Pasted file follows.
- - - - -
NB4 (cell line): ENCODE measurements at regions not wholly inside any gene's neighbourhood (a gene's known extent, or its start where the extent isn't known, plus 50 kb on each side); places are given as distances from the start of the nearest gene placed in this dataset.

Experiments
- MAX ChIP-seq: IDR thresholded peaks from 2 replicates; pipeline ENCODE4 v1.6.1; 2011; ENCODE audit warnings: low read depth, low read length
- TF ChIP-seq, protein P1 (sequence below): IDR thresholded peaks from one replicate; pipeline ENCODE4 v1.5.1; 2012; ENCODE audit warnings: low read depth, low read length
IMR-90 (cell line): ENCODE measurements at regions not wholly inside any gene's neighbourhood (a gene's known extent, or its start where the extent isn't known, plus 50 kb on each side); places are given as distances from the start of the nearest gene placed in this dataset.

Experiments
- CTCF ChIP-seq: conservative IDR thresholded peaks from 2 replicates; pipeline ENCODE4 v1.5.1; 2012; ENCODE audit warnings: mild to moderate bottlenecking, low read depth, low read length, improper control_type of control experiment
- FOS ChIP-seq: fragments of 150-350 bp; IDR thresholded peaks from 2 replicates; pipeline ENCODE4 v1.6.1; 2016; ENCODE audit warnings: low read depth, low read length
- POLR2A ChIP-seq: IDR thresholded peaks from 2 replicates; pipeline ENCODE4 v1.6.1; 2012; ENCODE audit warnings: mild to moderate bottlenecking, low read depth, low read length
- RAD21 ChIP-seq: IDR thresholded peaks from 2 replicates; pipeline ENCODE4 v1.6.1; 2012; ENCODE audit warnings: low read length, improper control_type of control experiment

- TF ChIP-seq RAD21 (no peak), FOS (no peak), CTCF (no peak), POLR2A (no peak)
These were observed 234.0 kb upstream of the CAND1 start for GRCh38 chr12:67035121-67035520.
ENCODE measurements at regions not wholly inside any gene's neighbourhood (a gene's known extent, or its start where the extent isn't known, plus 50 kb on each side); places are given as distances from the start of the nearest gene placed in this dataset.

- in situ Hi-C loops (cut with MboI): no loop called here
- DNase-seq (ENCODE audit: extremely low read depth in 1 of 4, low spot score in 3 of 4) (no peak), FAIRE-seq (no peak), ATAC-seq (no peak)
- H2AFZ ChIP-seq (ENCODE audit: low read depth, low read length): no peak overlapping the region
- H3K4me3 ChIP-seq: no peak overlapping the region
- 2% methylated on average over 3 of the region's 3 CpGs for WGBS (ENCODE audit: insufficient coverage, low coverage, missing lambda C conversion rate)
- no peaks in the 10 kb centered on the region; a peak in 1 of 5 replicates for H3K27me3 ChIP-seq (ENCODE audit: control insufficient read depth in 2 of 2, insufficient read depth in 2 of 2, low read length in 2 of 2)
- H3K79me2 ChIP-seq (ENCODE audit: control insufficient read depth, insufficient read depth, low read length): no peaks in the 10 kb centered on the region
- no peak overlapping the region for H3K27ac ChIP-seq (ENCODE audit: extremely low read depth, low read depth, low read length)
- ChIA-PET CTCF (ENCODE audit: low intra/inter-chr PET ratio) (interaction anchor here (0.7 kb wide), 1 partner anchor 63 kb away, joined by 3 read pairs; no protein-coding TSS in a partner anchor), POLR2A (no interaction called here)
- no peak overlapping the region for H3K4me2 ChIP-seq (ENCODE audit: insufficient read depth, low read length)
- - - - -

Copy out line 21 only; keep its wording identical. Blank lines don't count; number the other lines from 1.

- no peak overlapping the region for H3K27ac ChIP-seq (ENCODE audit: extremely low read depth, low read depth, low read length)